Image Processing : PixInsight - LightRoom - Photoshop - macOS - Windows 10

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Re: Flats

#16

Post by JayTee »

It's time to experiment with the flats you have taken to see what you get. Spinning your wheels here is not getting you anything. I'm very interested in your results. Please let us know.

Cheers,
JT
∞ Scopes: Celestron CPC1100 #2 Scope: 8" f/7.5 Dob AP Scopes: TPO 6" f/9 RC, ES 80mm f/6 APO G&G Scopes: Meade 102mm f/7.8, Bresser 102mm f/4.5 Guide Scopes: 70 & 80mm fracs
∞ Mounts: iOptron CEM60, Celestron AVX, SLT & GT (Alt-Az), Meade DS2000
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Re: Flats

#17

Post by Baskevo »

JayTee wrote:
Sun Jan 05, 2020 12:36 am
It's time to experiment with the flats you have taken to see what you get. Spinning your wheels here is not getting you anything. I'm very interested in your results. Please let us know.

Cheers,
JT
+1
The best thing you can do is try it :)

Because of my light pollution, I never shot above 800 ISO, so you should be fine there!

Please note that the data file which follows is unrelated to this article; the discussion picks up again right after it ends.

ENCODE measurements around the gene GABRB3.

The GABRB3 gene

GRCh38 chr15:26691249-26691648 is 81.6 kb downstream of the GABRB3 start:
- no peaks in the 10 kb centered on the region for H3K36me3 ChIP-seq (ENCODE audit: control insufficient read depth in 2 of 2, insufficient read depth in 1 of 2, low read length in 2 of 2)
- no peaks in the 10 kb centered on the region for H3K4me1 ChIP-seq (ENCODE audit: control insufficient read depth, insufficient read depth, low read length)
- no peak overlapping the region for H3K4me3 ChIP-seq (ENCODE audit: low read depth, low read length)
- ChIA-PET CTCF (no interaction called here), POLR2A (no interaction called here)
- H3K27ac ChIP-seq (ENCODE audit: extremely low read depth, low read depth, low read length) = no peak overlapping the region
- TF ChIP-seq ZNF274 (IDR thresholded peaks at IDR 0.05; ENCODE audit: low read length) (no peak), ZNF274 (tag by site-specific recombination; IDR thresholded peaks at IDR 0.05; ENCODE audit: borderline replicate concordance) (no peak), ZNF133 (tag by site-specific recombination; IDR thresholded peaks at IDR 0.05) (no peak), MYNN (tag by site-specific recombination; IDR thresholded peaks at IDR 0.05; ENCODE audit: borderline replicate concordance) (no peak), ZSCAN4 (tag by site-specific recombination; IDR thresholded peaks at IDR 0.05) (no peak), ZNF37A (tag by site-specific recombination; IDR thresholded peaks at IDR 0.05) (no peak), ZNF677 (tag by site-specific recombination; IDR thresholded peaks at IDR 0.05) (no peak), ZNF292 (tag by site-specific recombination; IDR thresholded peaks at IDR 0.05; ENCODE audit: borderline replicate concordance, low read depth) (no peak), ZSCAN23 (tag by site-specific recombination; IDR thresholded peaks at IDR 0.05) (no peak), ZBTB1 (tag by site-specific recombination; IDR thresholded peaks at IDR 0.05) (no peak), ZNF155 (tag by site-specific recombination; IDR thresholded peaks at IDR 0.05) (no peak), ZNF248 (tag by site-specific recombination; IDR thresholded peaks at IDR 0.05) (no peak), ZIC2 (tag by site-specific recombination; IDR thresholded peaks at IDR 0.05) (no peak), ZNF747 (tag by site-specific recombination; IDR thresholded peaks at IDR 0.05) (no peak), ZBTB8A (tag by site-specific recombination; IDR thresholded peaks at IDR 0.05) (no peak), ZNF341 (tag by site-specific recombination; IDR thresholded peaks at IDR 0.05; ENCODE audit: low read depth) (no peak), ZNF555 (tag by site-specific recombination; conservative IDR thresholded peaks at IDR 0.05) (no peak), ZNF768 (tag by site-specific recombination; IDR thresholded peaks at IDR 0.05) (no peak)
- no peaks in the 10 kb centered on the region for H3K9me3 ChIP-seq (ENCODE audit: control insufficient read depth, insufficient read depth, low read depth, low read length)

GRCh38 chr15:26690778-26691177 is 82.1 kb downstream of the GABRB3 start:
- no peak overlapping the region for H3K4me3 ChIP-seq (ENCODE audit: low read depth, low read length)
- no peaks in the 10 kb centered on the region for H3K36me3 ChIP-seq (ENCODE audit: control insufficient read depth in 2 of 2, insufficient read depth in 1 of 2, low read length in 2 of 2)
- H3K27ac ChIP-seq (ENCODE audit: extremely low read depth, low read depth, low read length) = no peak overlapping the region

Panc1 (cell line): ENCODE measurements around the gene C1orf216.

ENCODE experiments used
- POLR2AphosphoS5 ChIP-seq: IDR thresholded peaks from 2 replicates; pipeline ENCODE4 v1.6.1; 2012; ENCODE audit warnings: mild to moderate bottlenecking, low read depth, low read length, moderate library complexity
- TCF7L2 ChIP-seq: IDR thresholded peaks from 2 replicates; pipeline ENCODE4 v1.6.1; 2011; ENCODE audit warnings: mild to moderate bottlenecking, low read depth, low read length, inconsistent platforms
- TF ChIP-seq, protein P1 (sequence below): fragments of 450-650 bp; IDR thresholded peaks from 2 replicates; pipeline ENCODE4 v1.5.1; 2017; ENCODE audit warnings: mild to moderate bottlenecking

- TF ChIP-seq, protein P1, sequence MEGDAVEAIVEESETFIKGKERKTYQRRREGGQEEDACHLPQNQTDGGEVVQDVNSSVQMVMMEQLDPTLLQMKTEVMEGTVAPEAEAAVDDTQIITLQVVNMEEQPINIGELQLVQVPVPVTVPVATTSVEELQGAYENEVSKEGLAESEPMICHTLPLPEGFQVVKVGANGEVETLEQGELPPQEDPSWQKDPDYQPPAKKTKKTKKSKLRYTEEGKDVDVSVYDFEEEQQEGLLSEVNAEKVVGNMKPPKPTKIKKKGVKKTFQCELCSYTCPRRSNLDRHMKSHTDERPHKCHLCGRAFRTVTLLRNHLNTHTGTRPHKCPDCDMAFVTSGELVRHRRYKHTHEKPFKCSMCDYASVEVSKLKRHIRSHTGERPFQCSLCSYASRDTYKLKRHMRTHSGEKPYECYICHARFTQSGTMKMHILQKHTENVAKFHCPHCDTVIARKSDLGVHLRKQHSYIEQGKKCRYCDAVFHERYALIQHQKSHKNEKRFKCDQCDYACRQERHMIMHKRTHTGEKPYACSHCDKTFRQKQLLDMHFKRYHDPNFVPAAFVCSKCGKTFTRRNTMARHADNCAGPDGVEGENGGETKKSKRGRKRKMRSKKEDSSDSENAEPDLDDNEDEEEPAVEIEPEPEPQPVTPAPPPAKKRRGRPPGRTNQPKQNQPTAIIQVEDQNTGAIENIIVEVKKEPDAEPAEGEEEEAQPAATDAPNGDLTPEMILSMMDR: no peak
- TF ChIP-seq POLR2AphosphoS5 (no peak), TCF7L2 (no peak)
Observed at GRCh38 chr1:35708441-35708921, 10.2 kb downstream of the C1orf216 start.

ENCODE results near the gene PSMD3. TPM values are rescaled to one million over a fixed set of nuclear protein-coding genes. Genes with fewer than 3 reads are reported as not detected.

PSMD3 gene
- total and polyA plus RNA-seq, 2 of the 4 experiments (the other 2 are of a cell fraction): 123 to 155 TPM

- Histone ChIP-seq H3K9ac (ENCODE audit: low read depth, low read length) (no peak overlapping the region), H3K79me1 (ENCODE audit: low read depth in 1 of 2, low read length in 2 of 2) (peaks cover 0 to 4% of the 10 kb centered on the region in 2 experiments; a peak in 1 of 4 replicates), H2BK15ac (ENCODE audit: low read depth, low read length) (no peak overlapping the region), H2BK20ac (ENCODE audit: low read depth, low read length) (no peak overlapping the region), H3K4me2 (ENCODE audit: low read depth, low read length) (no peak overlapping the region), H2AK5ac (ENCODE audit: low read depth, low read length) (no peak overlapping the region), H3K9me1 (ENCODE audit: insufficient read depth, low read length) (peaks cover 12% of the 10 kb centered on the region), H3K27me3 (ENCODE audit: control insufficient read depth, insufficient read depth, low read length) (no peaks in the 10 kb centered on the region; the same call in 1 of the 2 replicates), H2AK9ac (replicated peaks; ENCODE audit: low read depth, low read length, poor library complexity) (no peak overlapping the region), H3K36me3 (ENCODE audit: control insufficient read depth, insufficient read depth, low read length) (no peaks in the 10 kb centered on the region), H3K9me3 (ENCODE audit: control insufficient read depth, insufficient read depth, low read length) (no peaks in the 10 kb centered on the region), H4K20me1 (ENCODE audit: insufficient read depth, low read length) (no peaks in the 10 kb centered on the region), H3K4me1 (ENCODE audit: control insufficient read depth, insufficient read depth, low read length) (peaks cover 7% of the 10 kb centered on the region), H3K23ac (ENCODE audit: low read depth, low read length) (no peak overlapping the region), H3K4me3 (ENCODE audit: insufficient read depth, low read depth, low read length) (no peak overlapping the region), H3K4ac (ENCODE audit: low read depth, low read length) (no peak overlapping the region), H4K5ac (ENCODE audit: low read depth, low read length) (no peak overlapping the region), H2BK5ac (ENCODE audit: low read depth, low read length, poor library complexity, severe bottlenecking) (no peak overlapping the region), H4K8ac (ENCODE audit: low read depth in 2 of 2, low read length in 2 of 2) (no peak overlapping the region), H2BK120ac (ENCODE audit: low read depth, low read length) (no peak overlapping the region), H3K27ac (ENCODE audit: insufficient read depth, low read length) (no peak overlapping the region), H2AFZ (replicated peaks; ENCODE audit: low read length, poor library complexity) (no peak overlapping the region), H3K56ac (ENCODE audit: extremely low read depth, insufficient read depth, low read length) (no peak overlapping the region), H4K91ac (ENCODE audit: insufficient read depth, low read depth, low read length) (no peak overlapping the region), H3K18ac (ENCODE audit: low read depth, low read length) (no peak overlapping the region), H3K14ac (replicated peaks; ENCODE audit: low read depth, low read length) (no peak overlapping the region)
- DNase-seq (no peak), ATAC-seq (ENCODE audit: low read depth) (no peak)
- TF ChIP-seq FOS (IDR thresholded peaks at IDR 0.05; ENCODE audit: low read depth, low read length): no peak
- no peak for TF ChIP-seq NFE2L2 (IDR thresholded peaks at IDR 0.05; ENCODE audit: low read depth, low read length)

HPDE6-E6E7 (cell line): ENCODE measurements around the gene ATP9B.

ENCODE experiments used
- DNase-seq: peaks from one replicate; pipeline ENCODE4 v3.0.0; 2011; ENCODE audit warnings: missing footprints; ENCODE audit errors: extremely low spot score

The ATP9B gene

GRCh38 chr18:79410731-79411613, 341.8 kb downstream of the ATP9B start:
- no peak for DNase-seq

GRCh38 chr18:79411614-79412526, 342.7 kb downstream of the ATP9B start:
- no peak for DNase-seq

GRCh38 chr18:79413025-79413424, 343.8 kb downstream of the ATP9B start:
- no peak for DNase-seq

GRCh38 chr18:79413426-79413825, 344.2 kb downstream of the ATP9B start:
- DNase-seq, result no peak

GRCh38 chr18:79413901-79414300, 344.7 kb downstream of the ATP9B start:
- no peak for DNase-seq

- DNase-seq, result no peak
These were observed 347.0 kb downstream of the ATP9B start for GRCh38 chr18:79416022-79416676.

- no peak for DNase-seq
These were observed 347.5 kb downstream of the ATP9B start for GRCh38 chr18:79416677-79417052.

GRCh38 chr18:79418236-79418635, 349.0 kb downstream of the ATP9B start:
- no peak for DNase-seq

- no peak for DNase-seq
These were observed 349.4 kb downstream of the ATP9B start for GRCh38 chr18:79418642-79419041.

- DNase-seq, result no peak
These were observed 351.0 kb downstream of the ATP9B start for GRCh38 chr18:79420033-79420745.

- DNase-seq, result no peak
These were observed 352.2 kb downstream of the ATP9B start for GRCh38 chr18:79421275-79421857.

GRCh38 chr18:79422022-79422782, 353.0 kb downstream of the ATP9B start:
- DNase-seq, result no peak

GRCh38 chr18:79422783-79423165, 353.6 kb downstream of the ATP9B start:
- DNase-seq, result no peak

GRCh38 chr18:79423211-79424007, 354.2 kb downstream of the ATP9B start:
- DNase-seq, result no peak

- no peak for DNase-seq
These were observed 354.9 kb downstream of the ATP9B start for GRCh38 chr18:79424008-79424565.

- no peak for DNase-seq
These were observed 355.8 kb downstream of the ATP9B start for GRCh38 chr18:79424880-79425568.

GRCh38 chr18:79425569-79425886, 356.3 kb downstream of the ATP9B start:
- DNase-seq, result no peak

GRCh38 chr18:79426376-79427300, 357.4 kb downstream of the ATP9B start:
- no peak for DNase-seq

Let us know how your new flats work, and just remember to take them after the imaging session, before moving the camera, change the framing, or anything. This is to make sure that the dust motes and vignetting are in the exact same position on your flats as on your lights. :)
Good luck!
-James W.

Telescope: Explore Scientific 80mm FCD100 Triplet APO Refractor
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Mac
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Re: Flats

#18

Post by Mac »

JayTee wrote:
Sun Jan 05, 2020 12:36 am
It's time to experiment with the flats you have taken to see what you get. Spinning your wheels here is not getting you anything. I'm very interested in your results. Please let us know.

Cheers,
JT
Spinning my wheels trying to get advice?

Had I not inquired in my first post, I wouldn't have know to use slower shutter speed.

Can't take pictures in a snow storm.
Steve

Scopes : Explore Scientific ED102 Triplet APO - Celestron 6" SCT - Orion 50mm
Mount : AVX EQ | Software : KStars - EKOS - Stellar OS | Cameras : ZWO ASI533MC ASI1600MM Nikon D7500 ZWO ASI120MM-mini
CPU : iMac 27" - iPad Pro - Ubuntu/Debian Raspberry PI3/4 | Misc : Thousand Oaks dew controller - DewNot straps - Optolong L-enhance - Orion .8 reducer - ZWO EAF
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Mac
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Re: Flats

#19

Post by Mac »

Baskevo wrote:
Sun Jan 05, 2020 12:48 am
JayTee wrote:
Sun Jan 05, 2020 12:36 am